Patients have been caught lying to the health authorities about their travel history amid fears of facing precautionary coronavirus quarantine, a doctor at Mater Dei Hospital’s emergency room has said.
In a public social media post, Michael Spiteri said there have been patients who were “caught lying” about their recent visits abroad as the health authorities step up efforts to try to contain the spread of coronavirus.
On Wednesday, Malta registered its seventh case of COVID-19, a few hours after Prime Minister Robert Abela announced he would be extending a flight ban to Italy to also include Spain, France, Germany and Switzerland.
According to Spiteri, the health authorities have “a multiple layer patient filter system” that enabled them to identify these people and then followed the appropriate protocols.
“Luckily all tested negative. There is no need to lie to us... even if you have a travel history, we will still see you but through different channels. Care for us since we are the ultimate line of defence in these circumstances... but we can still fall ill,” Spiteri said.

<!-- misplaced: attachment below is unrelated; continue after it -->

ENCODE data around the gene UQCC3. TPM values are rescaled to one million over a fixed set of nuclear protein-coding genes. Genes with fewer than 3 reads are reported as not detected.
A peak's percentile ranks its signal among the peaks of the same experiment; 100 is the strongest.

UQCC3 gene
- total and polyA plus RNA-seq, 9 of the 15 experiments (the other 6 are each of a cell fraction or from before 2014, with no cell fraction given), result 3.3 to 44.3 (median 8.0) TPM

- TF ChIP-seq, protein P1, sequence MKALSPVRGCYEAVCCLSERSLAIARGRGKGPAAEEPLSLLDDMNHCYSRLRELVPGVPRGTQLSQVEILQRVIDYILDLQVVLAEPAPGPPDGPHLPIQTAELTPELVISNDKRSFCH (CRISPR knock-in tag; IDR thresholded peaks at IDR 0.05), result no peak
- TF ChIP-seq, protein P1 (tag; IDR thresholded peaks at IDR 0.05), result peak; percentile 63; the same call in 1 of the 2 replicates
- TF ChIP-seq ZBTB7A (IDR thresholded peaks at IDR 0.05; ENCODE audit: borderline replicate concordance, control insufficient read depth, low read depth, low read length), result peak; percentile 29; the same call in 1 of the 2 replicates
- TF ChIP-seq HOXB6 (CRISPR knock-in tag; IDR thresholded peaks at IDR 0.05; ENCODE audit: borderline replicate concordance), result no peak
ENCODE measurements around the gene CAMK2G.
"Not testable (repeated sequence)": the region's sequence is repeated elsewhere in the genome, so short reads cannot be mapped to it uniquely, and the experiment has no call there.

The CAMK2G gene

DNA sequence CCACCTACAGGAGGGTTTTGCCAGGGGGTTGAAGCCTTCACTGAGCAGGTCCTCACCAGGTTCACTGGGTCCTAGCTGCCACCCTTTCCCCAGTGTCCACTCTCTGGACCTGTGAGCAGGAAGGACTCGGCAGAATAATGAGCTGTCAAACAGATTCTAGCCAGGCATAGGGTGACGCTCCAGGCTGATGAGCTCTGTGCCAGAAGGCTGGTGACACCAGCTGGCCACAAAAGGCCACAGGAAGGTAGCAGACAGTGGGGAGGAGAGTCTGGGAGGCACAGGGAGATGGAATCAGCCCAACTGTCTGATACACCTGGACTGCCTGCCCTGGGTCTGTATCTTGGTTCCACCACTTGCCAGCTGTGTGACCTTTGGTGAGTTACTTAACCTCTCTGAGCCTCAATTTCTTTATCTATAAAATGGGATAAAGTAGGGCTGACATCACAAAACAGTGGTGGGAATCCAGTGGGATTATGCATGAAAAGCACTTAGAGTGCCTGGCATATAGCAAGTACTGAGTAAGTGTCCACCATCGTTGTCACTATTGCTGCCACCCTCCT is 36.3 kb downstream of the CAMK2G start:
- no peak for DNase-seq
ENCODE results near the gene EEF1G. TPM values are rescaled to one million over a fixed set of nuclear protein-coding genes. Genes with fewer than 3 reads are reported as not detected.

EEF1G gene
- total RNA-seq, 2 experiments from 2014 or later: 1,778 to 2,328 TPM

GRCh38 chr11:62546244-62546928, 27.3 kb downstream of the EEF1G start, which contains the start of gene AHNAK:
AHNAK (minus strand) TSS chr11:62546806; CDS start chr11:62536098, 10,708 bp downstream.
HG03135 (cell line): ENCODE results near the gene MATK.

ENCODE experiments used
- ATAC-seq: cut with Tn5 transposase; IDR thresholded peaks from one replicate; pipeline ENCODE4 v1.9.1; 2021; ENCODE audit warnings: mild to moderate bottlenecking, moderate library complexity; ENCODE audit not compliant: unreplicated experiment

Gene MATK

Anyone who is travelling from Italy, China, Hong Kong, Japan, Singapore, Iran, South Korea Germany, Spain, France and Switzerland must follow the mandatory quarantine rules. Mandatory quarantine is for a period of 14 days. Anyone found not adhering to these rules could be fined €1,000.
People transiting through airports in these countries, as well as any relatives, even those who were not abroad, must follow the mandatory quarantine rules.
The government will be introducing a service to deliver food and medicine to people forced into mandatory quarantine.
Details about the service have not yet been announced.
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